We can always discuss which variables should be included in such an index. Crime, perhaps, should have been included. But statistics of this kind on the local level are highly uncertain and sometimes contradictory. Research on personal security, for example, provides entirely different findings than the number of reported crimes.




The 18 variables considered are described below.


1. Total number of non-pass students, proportion in one or more subjects in 9th grade (finishing elementary school). Adjusted for socioeconomic background (using SALSA values) Obtained from the Skolverket (the Swedish National Agency for Education) in 2011.

2. Drop-outs from upper secondary school. The share of students who do not complete the three-year upper secondary education degree within 4 years, as measured by the Skolverket in 2011.

3. University transition within 3 years. The share of upper secondary school graduates that have entered a university degree programme within three years. Skolverket 2010/2011.


4. Youth unemployment. The proportion of youth from 18 to 24 years within the register-based labour force in the period. As recorded by Arbetsförmedlingen Feb. 2012 (The Swedish Public Employment Agency) 6. The Arbetsförmedlingen has modified somewhat their method of calculating the register based labour force e after this study was completed.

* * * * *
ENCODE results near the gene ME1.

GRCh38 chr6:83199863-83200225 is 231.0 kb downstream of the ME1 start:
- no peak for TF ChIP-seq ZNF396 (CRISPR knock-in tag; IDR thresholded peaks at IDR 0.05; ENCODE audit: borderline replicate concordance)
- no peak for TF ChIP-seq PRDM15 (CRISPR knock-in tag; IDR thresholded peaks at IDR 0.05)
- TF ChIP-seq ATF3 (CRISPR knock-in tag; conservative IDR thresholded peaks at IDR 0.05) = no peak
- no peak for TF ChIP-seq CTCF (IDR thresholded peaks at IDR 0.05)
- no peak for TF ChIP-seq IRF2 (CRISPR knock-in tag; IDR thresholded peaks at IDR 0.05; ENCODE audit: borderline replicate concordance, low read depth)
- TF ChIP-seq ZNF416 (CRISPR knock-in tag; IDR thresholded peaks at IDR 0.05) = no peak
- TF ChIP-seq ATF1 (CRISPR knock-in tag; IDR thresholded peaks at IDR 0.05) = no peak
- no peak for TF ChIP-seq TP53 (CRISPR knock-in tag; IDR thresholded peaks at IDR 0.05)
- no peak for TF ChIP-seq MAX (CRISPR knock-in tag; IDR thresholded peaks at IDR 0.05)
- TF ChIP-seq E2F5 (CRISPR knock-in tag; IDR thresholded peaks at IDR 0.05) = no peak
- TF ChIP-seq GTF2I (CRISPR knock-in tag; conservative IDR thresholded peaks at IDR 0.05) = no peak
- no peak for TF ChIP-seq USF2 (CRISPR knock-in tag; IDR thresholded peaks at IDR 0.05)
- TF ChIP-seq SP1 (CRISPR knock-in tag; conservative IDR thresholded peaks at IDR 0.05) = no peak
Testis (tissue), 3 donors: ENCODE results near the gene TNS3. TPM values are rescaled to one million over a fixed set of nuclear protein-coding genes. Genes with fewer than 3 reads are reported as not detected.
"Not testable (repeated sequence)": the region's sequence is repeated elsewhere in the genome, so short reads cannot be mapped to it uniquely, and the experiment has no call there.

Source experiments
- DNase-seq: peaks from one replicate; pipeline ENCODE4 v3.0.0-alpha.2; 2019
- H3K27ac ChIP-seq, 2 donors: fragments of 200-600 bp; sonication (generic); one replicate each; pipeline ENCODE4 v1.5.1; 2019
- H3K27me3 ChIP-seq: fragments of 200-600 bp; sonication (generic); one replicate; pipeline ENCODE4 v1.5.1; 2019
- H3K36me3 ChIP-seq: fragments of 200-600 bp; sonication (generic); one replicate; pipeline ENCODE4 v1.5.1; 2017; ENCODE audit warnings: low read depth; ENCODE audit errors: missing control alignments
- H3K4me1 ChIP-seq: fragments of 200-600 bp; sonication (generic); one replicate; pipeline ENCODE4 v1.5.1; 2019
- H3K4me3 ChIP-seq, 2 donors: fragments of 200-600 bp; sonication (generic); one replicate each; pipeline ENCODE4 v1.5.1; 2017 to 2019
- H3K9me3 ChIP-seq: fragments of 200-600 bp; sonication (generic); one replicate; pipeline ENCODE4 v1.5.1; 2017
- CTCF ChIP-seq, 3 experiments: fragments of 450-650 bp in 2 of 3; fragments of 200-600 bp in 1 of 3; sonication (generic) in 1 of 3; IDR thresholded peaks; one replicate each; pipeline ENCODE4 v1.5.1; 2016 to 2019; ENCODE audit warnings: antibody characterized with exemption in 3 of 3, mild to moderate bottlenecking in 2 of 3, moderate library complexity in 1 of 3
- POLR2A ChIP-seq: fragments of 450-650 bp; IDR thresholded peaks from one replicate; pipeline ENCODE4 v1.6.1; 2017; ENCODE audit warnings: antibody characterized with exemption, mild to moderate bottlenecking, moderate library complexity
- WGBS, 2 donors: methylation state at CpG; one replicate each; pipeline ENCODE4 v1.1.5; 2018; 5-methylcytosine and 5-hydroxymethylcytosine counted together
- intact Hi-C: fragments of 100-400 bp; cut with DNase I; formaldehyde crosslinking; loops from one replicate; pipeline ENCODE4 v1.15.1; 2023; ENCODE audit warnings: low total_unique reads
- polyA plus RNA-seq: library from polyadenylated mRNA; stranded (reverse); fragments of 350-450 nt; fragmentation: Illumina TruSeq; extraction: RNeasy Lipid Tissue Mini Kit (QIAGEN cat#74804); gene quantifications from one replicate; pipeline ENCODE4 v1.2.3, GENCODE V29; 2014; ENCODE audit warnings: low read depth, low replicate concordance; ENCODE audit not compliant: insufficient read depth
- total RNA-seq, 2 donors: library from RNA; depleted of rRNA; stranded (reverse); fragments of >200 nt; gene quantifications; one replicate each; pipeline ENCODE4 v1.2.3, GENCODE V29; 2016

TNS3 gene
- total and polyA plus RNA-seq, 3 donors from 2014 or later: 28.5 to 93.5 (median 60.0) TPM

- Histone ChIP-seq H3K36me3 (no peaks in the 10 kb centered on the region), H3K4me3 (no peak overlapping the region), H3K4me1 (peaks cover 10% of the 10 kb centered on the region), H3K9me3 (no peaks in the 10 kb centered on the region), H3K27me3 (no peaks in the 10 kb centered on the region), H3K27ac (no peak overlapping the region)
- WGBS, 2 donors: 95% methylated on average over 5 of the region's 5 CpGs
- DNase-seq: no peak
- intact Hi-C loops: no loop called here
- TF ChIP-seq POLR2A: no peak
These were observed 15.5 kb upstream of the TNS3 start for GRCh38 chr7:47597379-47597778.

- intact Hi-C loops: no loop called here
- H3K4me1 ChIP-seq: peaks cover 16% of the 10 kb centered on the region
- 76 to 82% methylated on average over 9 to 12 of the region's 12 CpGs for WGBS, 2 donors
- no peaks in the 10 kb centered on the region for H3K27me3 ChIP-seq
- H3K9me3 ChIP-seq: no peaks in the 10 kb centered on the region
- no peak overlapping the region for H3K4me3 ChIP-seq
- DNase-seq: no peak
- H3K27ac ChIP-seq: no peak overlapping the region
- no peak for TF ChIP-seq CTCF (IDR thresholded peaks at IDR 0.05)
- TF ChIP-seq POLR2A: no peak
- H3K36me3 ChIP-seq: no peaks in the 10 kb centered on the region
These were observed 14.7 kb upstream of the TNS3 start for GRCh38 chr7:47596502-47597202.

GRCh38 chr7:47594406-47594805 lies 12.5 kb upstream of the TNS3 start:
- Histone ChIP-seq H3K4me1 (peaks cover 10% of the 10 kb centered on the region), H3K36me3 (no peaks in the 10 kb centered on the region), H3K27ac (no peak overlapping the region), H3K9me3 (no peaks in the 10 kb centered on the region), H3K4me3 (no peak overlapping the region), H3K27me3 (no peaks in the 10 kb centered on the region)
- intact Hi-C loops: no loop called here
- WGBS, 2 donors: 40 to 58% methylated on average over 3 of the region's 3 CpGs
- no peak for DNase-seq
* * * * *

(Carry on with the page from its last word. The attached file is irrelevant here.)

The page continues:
5. General unemployment. The proportion of those in the register-based labour force in the period. As recorded by Arbetsförmedlingen (Feb. 2012) for each municipality.

6. Unemployment among foreign born. The proportion of foreign born within the register-based labour force in the period, as recorded by Arbetsförmedlingen (April 2012).

7. Long-term unemployment. Both unemployed and those participating in any program for the unemployed who have not held formal employment in 6 months or more as a proportion of the population between 20 and 64 years in the period. Arbetsförmedlingen (April 2012).


8. Long term sick disabled – proportion. The total number of ongoing sickness cases where the period of sickness disability is 90 days or longer per 100 sickness insured individuals for the period in every municipality. Försäkringskassan as per 31 Dec. 2011 (Swedish Social Insurance Agency)